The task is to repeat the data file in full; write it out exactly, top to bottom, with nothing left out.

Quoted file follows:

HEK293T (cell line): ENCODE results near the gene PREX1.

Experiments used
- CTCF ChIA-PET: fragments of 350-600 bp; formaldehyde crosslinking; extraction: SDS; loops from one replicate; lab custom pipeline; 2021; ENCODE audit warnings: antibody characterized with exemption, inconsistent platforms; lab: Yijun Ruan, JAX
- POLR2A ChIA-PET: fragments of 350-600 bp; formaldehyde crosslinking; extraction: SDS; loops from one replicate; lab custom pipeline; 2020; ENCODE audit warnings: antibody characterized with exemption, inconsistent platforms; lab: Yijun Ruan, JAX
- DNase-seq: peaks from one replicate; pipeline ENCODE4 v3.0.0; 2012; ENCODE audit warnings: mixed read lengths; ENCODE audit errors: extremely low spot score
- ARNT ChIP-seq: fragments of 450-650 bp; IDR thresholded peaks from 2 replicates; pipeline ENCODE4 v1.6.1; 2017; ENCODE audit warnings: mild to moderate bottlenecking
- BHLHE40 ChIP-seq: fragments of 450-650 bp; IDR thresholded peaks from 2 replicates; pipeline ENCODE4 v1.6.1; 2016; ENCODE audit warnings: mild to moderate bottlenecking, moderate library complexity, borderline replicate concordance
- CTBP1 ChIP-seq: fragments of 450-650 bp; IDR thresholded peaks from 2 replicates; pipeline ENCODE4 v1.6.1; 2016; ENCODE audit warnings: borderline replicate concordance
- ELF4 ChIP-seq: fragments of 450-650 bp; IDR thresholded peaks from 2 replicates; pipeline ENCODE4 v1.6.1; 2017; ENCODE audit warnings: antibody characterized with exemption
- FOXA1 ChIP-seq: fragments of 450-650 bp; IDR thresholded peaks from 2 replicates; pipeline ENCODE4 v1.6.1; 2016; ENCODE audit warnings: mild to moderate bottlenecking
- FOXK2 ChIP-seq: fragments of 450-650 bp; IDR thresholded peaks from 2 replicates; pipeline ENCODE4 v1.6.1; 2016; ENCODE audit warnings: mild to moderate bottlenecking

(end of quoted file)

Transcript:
HEK293T (cell line): ENCODE results near the gene PREX1.

Experiments used
- CTCF ChIA-PET: fragments of 350-600 bp; formaldehyde crosslinking; extraction: SDS; loops from one replicate; lab custom pipeline; 2021; ENCODE audit warnings: antibody characterized with exemption, inconsistent platforms; lab: Yijun Ruan, JAX
- POLR2A ChIA-PET: fragments of 350-600 bp; formaldehyde crosslinking; extraction: SDS; loops from one replicate; lab custom pipeline; 2020; ENCODE audit warnings: antibody characterized with exemption, inconsistent platforms; lab: Yijun Ruan, JAX
- DNase-seq: peaks from one replicate; pipeline ENCODE4 v3.0.0; 2012; ENCODE audit warnings: mixed read lengths; ENCODE audit errors: extremely low spot score
- ARNT ChIP-seq: fragments of 450-650 bp; IDR thresholded peaks from 2 replicates; pipeline ENCODE4 v1.6.1; 2017; ENCODE audit warnings: mild to moderate bottlenecking
- BHLHE40 ChIP-seq: fragments of 450-650 bp; IDR thresholded peaks from 2 replicates; pipeline ENCODE4 v1.6.1; 2016; ENCODE audit warnings: mild to moderate bottlenecking, moderate library complexity, borderline replicate concordance
- CTBP1 ChIP-seq: fragments of 450-650 bp; IDR thresholded peaks from 2 replicates; pipeline ENCODE4 v1.6.1; 2016; ENCODE audit warnings: borderline replicate concordance
- ELF4 ChIP-seq: fragments of 450-650 bp; IDR thresholded peaks from 2 replicates; pipeline ENCODE4 v1.6.1; 2017; ENCODE audit warnings: antibody characterized with exemption
- FOXA1 ChIP-seq: fragments of 450-650 bp; IDR thresholded peaks from 2 replicates; pipeline ENCODE4 v1.6.1; 2016; ENCODE audit warnings: mild to moderate bottlenecking
- FOXK2 ChIP-seq: fragments of 450-650 bp; IDR thresholded peaks from 2 replicates; pipeline ENCODE4 v1.6.1; 2016; ENCODE audit warnings: mild to moderate bottlenecking